Life becomes easier for the Bank of England (BoE) as the global economy catches up (or down) with it. Wages are rising and unemployment is low, and the picture is similar across many developed market economies in which, like the UK, monetary authorities have launched various attempts at interest rate normalisation.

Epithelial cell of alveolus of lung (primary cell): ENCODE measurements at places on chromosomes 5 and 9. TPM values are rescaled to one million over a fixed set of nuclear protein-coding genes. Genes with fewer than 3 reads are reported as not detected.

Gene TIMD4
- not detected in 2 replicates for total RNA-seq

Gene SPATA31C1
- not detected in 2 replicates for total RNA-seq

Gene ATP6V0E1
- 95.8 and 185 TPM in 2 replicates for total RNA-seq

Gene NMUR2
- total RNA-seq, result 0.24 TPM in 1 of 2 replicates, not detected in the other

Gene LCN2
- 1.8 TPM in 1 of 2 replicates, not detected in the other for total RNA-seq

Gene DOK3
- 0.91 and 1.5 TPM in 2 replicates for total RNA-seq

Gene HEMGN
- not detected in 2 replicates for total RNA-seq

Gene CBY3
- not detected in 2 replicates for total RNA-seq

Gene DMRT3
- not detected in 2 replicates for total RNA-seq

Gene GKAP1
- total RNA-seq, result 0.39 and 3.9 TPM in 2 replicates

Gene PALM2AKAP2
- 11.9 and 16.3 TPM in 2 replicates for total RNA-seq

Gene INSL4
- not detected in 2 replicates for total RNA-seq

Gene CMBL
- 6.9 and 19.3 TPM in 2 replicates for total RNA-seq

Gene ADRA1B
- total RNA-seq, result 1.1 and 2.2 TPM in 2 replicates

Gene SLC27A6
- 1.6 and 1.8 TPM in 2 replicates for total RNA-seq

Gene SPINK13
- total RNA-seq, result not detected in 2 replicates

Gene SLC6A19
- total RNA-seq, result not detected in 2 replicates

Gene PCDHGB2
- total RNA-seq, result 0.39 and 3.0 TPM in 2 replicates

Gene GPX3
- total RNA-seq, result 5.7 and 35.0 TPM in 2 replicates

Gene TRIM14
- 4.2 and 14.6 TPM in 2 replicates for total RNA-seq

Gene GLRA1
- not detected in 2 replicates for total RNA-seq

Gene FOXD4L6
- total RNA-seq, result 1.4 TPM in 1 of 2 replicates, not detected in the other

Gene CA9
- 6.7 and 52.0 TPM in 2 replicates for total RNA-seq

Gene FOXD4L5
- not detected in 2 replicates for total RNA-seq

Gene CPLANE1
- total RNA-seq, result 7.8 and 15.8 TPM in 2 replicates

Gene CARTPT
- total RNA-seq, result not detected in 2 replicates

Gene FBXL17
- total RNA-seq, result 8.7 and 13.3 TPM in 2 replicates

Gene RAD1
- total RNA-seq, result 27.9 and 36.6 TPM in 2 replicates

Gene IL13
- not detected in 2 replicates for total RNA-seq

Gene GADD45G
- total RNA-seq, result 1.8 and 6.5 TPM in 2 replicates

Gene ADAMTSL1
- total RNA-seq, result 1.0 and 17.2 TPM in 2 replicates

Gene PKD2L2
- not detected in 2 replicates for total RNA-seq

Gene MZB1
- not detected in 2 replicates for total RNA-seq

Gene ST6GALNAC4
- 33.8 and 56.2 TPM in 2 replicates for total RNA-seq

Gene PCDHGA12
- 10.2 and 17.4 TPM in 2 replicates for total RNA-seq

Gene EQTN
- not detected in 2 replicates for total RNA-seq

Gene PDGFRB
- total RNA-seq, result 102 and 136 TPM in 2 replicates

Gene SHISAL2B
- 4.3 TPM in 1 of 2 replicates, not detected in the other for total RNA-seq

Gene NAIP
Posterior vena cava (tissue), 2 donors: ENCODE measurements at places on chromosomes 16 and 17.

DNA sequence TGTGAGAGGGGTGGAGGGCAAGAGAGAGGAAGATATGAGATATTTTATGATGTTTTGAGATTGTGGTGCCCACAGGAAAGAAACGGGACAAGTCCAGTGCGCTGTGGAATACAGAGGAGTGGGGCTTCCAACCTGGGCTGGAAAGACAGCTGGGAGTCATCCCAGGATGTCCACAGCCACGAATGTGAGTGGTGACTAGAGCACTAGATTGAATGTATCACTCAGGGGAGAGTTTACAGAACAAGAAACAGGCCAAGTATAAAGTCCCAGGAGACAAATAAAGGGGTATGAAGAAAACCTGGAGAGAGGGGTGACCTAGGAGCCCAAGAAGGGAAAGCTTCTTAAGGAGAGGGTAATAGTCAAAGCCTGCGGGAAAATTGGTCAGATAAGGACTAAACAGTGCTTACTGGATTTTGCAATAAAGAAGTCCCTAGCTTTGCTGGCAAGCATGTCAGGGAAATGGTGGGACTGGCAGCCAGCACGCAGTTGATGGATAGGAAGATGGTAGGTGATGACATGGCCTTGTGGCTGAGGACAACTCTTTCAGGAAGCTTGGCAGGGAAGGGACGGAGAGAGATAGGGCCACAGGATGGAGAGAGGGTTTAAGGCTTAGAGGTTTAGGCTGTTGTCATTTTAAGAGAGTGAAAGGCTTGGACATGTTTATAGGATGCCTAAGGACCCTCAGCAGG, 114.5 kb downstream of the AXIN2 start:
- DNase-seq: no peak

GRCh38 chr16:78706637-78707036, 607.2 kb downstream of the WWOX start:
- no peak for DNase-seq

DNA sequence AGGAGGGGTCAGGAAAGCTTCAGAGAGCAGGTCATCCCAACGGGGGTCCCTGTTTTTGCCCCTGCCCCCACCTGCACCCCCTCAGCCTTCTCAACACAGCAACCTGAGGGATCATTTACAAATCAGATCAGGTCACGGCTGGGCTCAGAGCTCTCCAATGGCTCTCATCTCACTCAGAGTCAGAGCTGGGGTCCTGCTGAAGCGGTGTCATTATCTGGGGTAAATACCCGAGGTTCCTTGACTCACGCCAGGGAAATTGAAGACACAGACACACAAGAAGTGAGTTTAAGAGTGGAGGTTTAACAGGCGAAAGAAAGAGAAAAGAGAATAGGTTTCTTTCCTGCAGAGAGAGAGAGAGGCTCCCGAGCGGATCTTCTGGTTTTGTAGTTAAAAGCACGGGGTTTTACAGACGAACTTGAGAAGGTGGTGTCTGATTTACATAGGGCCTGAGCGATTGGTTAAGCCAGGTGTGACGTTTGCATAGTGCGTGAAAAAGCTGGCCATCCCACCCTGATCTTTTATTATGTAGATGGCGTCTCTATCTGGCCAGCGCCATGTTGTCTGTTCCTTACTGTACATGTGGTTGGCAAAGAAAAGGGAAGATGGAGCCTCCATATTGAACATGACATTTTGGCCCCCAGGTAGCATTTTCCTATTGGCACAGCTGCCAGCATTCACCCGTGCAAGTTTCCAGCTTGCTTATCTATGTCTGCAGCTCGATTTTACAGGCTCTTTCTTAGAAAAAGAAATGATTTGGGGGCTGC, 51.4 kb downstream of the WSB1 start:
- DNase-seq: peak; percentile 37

With the global economy continuing to slump as capital expenditure grinds to a halt, and global inflation remaining low, central banks are starting to reverse course in unison. With weaker global growth, it looks like the central banks have over-tightened via sporadic interest rate hikes and liquidity withdrawal. Indeed, the US Federal Reserve’s (Fed) 2018 quantitative tightening programme now looks to have been extremely premature. The hurdle for central banks to inject further liquidity appears high, but the coordinated dovish strike from the Fed, Reserve Bank of Australia, the European Central Bank and now the BoE suggests markets might soon start to price this in. Forget Brexit – the BoE now looks simply to be in line with everyone else.